Road tests / 31 January 2020, 4:03pm / Willem van de Putte
Long-term update: Suzuki Baleno 1.4 GLX
Pretoria - When I looked at the boot space of our long-term Suzuki Baleno, I was a bit hesitant to tackle the almost 800km down to the South Coast holiday cottage for the December holidays.
Considering it would be my partner and I, as well as my son and a school friend, both strapping almost-16-year old Grade 10s, my partner suggested taking her BMW 320i GT.
It was tempting, but my idea was a more practical test, considering that I could have arranged a much larger double cab or SUV that would have left us and our luggage rattling around in the space.
Thing is, a large SUV or double cab is an expensive vehicle to purchase and, whichever way you look at it, you’re highly unlikely to get away with a monthly payment of under five figures, including insurance.
It’s no secret that our economy is floundering, the cost of living is sky high, salary increases (except in the public sector) are often below inflation and it’s generally damn difficult to make ends meet as an average citizen.
Small wonder then that buyers are becoming a lot more discerning about where they spend their money, and value plays an ever bigger role on where it’s spent.
So at just under R250 000 and a much more manageable payment, the Suzuki Baleno is a car that appeals to buyers and is more likely to stand in the garage than something double that price or more.
With the decision made, passengers were given instructions to try and keep it to one bag – with the threat that the overflow would have to be on their laps.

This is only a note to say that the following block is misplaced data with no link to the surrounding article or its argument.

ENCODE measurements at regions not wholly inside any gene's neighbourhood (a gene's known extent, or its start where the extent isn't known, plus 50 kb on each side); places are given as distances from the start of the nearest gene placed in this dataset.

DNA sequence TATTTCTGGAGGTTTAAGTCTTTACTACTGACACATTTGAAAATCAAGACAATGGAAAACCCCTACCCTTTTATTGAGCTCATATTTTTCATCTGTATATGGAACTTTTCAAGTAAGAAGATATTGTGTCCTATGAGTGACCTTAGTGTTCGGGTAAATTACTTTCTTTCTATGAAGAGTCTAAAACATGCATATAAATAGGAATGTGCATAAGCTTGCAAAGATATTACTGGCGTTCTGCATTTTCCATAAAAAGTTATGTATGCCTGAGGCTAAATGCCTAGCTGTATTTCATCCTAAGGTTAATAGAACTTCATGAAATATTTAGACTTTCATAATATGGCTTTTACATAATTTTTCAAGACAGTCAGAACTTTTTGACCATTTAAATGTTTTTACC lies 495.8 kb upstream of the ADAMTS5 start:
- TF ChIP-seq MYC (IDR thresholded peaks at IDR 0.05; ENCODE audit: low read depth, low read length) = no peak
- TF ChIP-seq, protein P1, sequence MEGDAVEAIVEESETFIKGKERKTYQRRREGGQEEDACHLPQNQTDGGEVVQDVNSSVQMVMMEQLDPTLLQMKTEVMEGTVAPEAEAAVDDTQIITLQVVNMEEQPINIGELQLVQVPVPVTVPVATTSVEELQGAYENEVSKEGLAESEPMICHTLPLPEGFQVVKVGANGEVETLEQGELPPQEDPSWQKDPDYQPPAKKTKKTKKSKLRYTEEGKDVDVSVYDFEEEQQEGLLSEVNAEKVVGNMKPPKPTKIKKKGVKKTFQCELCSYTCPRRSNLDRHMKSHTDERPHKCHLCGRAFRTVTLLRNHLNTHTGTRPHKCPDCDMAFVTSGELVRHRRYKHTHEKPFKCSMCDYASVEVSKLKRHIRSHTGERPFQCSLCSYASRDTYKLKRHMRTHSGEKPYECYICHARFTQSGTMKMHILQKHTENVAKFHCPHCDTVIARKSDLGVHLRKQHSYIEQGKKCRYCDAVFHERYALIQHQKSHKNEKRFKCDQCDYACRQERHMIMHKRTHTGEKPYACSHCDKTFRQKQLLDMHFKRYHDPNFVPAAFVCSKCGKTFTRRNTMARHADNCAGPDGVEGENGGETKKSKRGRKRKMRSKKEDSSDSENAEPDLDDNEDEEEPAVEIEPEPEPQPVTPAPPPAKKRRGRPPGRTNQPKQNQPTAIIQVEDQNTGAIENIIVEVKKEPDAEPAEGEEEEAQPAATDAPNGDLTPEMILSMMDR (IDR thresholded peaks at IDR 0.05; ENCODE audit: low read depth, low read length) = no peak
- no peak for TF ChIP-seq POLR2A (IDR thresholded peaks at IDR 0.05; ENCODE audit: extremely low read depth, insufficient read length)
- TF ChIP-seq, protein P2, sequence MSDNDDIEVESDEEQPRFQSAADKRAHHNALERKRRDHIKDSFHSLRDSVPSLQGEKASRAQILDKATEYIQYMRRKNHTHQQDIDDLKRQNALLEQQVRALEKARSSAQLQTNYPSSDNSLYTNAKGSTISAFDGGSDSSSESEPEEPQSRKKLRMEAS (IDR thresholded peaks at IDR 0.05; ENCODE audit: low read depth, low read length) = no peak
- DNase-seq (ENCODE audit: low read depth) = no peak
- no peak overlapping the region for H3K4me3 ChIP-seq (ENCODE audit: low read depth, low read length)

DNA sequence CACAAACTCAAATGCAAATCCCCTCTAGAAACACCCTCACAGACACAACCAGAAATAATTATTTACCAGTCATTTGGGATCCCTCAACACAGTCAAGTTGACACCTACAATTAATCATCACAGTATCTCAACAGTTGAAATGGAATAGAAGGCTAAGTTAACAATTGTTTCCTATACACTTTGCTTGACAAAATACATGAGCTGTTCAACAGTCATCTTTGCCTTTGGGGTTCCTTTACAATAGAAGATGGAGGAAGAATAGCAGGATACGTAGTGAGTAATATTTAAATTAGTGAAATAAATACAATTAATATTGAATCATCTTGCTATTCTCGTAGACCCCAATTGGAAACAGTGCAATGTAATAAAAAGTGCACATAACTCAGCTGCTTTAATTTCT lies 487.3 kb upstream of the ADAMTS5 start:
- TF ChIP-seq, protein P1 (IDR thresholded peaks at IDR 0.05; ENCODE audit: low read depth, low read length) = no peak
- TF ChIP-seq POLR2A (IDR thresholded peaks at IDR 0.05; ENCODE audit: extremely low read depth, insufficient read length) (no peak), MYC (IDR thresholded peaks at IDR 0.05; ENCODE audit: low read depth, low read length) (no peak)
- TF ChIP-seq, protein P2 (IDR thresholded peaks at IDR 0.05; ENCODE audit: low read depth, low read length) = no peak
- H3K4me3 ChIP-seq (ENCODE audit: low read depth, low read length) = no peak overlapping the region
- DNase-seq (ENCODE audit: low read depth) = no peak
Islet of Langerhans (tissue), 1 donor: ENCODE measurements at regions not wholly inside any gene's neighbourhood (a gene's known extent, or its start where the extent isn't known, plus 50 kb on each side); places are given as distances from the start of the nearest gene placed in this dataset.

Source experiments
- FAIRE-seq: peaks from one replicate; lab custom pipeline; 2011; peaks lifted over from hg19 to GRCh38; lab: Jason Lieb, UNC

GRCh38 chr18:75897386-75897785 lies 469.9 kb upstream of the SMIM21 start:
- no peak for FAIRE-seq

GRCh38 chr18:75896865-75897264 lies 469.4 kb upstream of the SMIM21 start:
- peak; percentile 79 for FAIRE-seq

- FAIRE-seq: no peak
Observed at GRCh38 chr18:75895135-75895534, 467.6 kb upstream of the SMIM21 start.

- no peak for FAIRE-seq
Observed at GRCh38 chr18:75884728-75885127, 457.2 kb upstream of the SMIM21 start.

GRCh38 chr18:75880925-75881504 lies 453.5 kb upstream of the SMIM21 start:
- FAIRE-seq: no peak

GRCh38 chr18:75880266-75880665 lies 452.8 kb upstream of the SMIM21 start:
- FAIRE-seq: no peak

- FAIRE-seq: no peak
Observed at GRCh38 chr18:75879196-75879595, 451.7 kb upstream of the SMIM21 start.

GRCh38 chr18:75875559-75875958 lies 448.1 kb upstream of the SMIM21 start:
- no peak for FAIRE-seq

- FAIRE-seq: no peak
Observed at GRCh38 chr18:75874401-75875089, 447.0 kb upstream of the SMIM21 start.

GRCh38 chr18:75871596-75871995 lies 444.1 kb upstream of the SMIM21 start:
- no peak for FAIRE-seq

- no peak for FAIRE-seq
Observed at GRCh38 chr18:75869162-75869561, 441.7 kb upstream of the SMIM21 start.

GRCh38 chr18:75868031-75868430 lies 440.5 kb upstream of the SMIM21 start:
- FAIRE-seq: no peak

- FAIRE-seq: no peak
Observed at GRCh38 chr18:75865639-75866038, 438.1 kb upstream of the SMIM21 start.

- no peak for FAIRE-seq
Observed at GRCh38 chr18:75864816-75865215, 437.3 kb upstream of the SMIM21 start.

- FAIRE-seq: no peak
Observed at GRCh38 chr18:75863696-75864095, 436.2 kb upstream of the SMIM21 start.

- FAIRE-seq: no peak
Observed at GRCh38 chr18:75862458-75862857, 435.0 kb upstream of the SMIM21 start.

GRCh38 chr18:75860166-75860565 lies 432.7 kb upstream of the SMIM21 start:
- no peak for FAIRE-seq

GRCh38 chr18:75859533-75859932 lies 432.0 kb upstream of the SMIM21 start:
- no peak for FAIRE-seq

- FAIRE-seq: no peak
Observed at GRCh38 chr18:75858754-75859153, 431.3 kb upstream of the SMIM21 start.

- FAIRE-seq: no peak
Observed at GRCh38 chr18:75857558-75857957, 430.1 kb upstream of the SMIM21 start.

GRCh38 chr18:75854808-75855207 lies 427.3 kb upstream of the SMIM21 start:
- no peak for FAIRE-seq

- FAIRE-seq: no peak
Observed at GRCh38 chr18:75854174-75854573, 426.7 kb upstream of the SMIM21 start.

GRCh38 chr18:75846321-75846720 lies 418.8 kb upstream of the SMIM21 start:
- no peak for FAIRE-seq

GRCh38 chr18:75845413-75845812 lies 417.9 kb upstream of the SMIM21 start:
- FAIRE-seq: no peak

The morning of the drive, with everything including a cooler box standing on the kitchen floor, I had an overwhelming urge to reverse the BMW in and change the plan.
In my Land Rover Defender or other bigger test cars I’m used to, it’s basically throwing everything into the back and driving off.
This would require the packing skills of a Kilimanjaro climber but after squeezing a bit and shifting around, everything was in – including a large umbrella down the side on the passenger side.
Powered by a normally aspirated 1.4 litre engine that’s good for 68kW and 130Nm, coupled to a five speed gearbox, I could feel that the car was loaded and needed to be thrashed a bit to get up to speed but, like all Suzukis, it’s not averse to the red line.
On the long straights, however, with the cruise control set just above the speed limit, the “little blue car” (as it became known) coped without too much effort.
There was the occasional time though that more power would have been appreciated, particularly when passing slower traffic on an incline but, again, more power equates to more money so I had to live with it and adapt my driving accordingly.
I moved my seat forward enough for me to be in a comfortable driving position and the youngster behind me had ample leg room, even though I assured him that I could still move.
By that time though, they had plugged their phones into the twin USB charger we had bought to plug into the rear 12V socket, assumed the position with their headphones and would only occasionally acknowledge us regarding drinks and food.
Our route included a drive to spend a night with friends who live in Underberg on the twisty and – surprise, surprise – well-potholed R617. Fully loaded, the Baleno felt planted throughout and the brakes did a sterling job slowing the vehicle down before having to swerve for said potholes.
Driving to Leisure Bay was through Kokstad in heavy rain and although not a deal breaker, a nice-to-have would have been rain sensing wipers.
The aircon demist only has an option to blow on the windscreen and the footwell for a reason that I fail to understand which, when you’re driving in shorts, can become a bit uncomfortable.
They’re minor things though and doesn’t distract at all from the overall driving experience and, having driven just over 2000km, the return of 5.5L/100km with the air conditioning mostly on quickly makes you forget that.
The dark privacy glass proved to be a hit, especially with the two boys, who commented that they didn’t have to angle the phone from the sun’s glare and you know how much that means to any millennial.
When we pulled into the driveway, it was mission accomplished.
The Suzuki Baleno had taken four people on holiday effortlessly, kept us cool, swallowed all our luggage and proved that, with a little planning, you don’t have to fork out a pile of money to have a good time.